Date of this Version
The current U.S. Department of Education (USDOE) emphasis on the preparation of teachers in content knowledge, and de-emphasis on pedagogy and teaching practicums, constitutes a major issue concerning how best to prepare a sufficient supply of highly qualified teachers. By contrast, federal policy represented by the 2001 No Child Left Behind Act (NCLB) emphasizes both full certification and content knowledge. Our research was based on data from the Schools and Staffing Survey for beginning teachers in both special and general education (separately). Results showed that extensive preparation in pedagogy and practice teaching was more effective than was only some or no preparation in producing beginning teachers who (a) were fully certified, (b) secured in-field teaching assignments, and (c) reported being well prepared to teach subject matter and well prepared with respect to pedagogical skills. Thus, contrary to the USDOE perspective emphasizing preparation in content knowledge, extensive preparation in pedagogy and practice teaching contributed to the attainment of the two key NCLB indicators of a highly qualified teacher: full certification and in-field teaching.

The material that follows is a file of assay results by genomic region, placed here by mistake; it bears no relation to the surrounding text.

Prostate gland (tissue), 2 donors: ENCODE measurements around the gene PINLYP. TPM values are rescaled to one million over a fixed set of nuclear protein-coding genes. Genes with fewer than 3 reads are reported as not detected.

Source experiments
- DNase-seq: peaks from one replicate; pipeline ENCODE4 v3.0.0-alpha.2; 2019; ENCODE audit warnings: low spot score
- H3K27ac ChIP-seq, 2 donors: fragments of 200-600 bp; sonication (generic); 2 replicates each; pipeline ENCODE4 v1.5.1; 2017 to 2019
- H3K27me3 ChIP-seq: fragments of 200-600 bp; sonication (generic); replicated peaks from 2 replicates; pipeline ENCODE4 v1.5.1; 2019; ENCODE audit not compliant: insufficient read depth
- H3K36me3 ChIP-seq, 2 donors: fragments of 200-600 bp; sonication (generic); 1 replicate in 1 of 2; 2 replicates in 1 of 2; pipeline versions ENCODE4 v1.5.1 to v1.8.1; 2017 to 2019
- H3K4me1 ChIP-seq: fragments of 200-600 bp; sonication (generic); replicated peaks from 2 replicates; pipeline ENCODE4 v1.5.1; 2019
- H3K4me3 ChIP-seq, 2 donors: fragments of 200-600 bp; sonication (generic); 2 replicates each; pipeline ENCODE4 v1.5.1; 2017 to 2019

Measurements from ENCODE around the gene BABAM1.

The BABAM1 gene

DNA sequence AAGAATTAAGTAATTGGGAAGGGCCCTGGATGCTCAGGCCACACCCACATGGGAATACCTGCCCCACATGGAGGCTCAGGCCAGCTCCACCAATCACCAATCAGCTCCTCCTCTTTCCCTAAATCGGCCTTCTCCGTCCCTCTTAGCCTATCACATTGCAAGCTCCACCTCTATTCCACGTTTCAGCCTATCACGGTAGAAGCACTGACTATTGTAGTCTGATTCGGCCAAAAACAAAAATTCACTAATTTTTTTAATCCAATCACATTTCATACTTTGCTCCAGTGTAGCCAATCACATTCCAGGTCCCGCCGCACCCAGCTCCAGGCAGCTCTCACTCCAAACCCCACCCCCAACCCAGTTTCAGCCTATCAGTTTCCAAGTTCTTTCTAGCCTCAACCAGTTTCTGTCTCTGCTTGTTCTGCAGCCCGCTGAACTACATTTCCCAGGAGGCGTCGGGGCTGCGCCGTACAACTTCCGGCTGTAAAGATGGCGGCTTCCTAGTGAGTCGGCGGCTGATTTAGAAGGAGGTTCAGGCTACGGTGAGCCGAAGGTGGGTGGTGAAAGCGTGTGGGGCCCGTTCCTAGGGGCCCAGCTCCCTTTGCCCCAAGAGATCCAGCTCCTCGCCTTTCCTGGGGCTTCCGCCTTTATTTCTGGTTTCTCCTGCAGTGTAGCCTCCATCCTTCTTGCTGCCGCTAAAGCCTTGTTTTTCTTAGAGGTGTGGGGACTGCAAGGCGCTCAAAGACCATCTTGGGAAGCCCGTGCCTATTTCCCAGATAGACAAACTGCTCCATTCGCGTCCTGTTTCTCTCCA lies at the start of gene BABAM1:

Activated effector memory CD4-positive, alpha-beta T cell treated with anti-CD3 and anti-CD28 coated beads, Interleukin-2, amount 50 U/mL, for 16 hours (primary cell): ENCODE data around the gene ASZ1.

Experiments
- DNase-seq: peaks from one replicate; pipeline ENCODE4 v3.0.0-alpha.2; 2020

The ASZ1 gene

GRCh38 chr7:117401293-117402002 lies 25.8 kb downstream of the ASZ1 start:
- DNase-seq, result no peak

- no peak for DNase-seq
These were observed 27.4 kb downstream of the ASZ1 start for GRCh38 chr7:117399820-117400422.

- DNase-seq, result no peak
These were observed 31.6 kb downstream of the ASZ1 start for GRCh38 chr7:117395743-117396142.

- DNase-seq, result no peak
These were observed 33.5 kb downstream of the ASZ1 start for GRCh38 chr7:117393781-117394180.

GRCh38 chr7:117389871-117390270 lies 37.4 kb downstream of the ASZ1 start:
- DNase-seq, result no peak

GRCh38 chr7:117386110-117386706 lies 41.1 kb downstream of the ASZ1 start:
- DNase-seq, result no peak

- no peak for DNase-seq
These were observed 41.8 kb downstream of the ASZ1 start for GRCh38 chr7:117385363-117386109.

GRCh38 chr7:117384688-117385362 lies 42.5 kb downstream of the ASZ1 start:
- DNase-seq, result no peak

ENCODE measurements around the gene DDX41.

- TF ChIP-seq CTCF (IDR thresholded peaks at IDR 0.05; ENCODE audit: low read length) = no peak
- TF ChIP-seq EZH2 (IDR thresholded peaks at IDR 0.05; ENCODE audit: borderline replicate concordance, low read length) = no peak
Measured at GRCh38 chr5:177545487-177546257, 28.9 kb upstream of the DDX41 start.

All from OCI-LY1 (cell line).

Boe, E., Shin, S., & Cook, L. H. (2007). Does Teacher Preparation Matter for Beginning Teachers in Either Special or General Education?. Retrieved from https://repository.upenn.edu/gse_pubs/186
Date Posted: 20 November 2008
This document has been peer reviewed.